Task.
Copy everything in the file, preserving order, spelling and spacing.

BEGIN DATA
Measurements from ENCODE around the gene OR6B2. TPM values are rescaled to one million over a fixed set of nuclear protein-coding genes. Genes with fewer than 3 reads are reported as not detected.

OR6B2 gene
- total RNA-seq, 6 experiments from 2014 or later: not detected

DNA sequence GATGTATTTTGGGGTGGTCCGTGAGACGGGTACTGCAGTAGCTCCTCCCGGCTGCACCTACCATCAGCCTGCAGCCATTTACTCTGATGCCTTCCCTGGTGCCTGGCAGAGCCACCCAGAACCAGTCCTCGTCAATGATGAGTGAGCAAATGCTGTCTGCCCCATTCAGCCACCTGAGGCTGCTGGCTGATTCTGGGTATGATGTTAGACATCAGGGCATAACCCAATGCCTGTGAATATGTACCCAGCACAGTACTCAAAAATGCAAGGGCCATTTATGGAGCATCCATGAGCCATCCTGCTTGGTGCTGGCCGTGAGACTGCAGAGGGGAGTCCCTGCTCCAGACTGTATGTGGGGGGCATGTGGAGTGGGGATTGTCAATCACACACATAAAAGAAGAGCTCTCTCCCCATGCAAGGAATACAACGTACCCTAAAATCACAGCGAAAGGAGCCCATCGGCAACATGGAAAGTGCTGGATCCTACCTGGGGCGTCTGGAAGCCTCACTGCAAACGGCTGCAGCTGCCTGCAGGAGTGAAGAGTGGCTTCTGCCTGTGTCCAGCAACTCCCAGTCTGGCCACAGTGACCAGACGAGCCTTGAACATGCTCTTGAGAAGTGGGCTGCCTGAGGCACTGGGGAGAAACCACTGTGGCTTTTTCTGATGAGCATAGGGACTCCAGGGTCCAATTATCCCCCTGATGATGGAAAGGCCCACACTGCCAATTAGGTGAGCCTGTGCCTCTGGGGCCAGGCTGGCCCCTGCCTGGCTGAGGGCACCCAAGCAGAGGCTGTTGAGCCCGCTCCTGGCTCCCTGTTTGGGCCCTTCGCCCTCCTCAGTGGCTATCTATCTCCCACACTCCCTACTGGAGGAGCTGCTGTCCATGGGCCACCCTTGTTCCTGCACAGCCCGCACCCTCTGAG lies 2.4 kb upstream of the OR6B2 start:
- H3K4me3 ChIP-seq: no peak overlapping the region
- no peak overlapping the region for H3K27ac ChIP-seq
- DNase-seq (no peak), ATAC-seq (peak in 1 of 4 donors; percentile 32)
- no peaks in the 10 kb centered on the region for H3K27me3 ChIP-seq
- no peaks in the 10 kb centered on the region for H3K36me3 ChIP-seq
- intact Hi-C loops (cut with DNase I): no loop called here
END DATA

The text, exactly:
Measurements from ENCODE around the gene OR6B2. TPM values are rescaled to one million over a fixed set of nuclear protein-coding genes. Genes with fewer than 3 reads are reported as not detected.

OR6B2 gene
- total RNA-seq, 6 experiments from 2014 or later: not detected

DNA sequence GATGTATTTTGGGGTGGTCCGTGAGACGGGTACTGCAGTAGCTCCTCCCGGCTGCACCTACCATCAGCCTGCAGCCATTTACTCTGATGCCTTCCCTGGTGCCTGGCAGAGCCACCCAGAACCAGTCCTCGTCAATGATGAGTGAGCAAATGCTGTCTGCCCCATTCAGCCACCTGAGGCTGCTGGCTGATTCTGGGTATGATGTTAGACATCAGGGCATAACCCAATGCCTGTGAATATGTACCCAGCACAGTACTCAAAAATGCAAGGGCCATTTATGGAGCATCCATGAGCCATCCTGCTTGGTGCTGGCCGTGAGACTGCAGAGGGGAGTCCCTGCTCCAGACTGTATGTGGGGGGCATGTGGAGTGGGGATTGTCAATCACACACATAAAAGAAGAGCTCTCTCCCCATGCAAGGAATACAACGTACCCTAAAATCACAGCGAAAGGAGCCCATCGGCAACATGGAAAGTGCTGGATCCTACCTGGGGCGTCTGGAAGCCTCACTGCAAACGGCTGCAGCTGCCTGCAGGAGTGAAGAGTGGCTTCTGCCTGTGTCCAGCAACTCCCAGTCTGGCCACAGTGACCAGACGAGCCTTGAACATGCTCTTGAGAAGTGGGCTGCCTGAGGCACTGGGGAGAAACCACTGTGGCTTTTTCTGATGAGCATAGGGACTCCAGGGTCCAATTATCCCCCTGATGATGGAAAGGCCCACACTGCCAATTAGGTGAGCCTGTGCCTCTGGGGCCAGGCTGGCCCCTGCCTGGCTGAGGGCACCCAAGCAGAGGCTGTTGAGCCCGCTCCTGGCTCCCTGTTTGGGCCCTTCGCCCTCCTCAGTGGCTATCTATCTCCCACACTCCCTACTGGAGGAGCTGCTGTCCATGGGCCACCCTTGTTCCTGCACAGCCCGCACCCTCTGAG lies 2.4 kb upstream of the OR6B2 start:
- H3K4me3 ChIP-seq: no peak overlapping the region
- no peak overlapping the region for H3K27ac ChIP-seq
- DNase-seq (no peak), ATAC-seq (peak in 1 of 4 donors; percentile 32)
- no peaks in the 10 kb centered on the region for H3K27me3 ChIP-seq
- no peaks in the 10 kb centered on the region for H3K36me3 ChIP-seq
- intact Hi-C loops (cut with DNase I): no loop called here